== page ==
The C++Now call for submissions is here:

http://cppnow.org/2017-conference/announcements/2017/01/06/call-for-submission.html

The deadline is soon (February third).

I look forward to meeting you in Aspen and discussing how we can get this into Boost.

If you have any questions or ideas about presenting at C++Now (or CppCon) please let me know and we can discuss by email (jonkalb at boost dot org) or by Skype.

Jon Kalb

C++Now Conference Chair

CppCon Conference Chair

Boost Steering Committee Chair

Most interesting…I have an interest in sorting algorithms and am reaching out to start a dialog if you’re interested via e-mail (will.f.gilreath@gmail.com) I’ve created the hash sort and binar sort (among other algorithms) which I’ve written a research monograph about.

Check out:

https://arxiv.org/abs/cs/0408040 hash sort

https://arxiv.org/abs/0811.3448 binar sort

Cheers, Will

]]>What I meant originally was actually quite dreary in comparison, which was seeing that ska_sort has a large improvement over std::sort in many cases, do you think part of reason this improvement (which I called variation) was so large in some cases (as you say yourself, as large as 30%), is because std::sort is *already* bad/inefficient in comparison to the methods used in large data keeping systems and the like?

]]>And yes, I didn’t invent the idea of using radix sort on other data. I do provide sources for where I have the generalizations from. However as far as I can tell nobody has ever

a) generalized radix sort to work on generic collections and tuples, (with those two generalizations you can sort pretty much anything)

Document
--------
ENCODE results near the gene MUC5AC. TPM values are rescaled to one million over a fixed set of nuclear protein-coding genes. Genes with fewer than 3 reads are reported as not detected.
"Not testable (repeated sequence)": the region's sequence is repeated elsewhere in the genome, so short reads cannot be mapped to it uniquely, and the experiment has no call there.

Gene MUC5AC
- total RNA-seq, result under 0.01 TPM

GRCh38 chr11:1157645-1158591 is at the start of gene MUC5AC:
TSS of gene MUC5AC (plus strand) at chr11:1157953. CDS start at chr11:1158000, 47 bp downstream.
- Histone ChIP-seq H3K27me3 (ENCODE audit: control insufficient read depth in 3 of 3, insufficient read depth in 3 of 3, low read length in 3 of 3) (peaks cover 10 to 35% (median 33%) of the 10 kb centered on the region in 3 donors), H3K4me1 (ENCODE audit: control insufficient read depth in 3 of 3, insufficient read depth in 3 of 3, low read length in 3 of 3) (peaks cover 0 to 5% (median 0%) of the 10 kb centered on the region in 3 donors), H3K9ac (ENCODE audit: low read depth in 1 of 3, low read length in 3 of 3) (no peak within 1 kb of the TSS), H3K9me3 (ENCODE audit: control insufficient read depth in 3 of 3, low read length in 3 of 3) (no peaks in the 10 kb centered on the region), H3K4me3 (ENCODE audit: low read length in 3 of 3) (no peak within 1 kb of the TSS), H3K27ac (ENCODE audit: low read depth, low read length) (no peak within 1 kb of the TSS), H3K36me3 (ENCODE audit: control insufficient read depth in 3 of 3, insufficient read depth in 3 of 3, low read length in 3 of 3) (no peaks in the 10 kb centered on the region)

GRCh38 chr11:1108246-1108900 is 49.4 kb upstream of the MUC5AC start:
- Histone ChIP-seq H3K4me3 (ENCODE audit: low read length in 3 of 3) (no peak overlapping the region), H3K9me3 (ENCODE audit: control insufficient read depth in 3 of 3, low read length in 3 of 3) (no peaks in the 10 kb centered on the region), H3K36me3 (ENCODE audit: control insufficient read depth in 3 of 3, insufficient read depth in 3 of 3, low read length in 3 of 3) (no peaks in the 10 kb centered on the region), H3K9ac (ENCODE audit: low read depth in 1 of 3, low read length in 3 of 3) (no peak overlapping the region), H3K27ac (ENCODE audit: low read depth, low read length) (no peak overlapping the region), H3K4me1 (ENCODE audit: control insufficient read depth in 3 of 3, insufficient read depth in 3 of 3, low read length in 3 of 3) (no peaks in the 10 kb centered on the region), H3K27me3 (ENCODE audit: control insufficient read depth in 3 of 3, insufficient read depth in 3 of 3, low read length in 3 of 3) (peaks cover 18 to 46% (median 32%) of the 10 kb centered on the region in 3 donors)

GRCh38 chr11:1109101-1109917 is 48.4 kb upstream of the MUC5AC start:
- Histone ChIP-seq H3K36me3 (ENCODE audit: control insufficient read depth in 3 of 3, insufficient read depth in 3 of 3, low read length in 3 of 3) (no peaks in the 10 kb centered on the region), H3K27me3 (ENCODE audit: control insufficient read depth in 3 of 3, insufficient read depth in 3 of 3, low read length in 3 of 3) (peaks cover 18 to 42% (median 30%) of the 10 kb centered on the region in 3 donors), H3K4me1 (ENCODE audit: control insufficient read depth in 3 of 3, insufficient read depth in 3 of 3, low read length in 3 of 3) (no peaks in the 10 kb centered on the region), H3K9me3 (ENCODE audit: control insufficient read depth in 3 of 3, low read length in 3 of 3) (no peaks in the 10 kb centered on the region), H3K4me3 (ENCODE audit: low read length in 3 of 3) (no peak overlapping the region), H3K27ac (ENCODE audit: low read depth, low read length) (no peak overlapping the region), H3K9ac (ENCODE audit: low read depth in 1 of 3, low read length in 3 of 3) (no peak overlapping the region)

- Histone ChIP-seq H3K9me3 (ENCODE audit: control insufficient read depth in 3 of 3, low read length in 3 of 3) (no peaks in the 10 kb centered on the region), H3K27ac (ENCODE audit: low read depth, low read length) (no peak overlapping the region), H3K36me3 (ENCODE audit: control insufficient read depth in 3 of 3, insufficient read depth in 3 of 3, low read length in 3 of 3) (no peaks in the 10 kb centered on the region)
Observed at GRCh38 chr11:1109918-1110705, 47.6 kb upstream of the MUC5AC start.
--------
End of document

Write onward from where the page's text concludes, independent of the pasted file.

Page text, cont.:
b) done the work of providing a single sorting algorithm that dispatches to the right behavior automatically.

Even the boost radix sort algorithm can only sort ints, floats and strings. And boost is usually known for writing code that’s way too general.

]]>The idea of using the radix sort to sort things more than unsigned ints *is* quite old. 10-15 years ago, I was sorting megabytes of 32-bit floats this way.

One of the details you seem to be missing is the question of whether this is a “stable” sort or not. Admittedly, I didn’t read the whole thing with consistent assiduity, but I *did* do a word search and didn’t see the word stable referring to the nature of the sort. Can you comment on whether this is a stable sort or not?

]]>Anyway, if you want to reproduce the algorithm I used to generate the benchmark above, here are the steps:

* Take the latest version of random-access vergesort: https://github.com/Morwenn/cpp-sort/blob/master/include/cpp-sort/detail/vergesort.h#L168-L322

* Drop the comparison and projection logic

* Replace the calls to pdqsort by calls to ska_sort

Note that I try the new optimizations in my cpp-sort project first. It’s a handy framework to try and compare sorting algorithms, and it’s got a somewhat decent testsuite (which is also run through Valgrind and ubsan when I push changes to GitHub). To be honest, I was already wondering how I could integrate ska_sort into the project since it is interesting and the licenses are compatible :p

]]>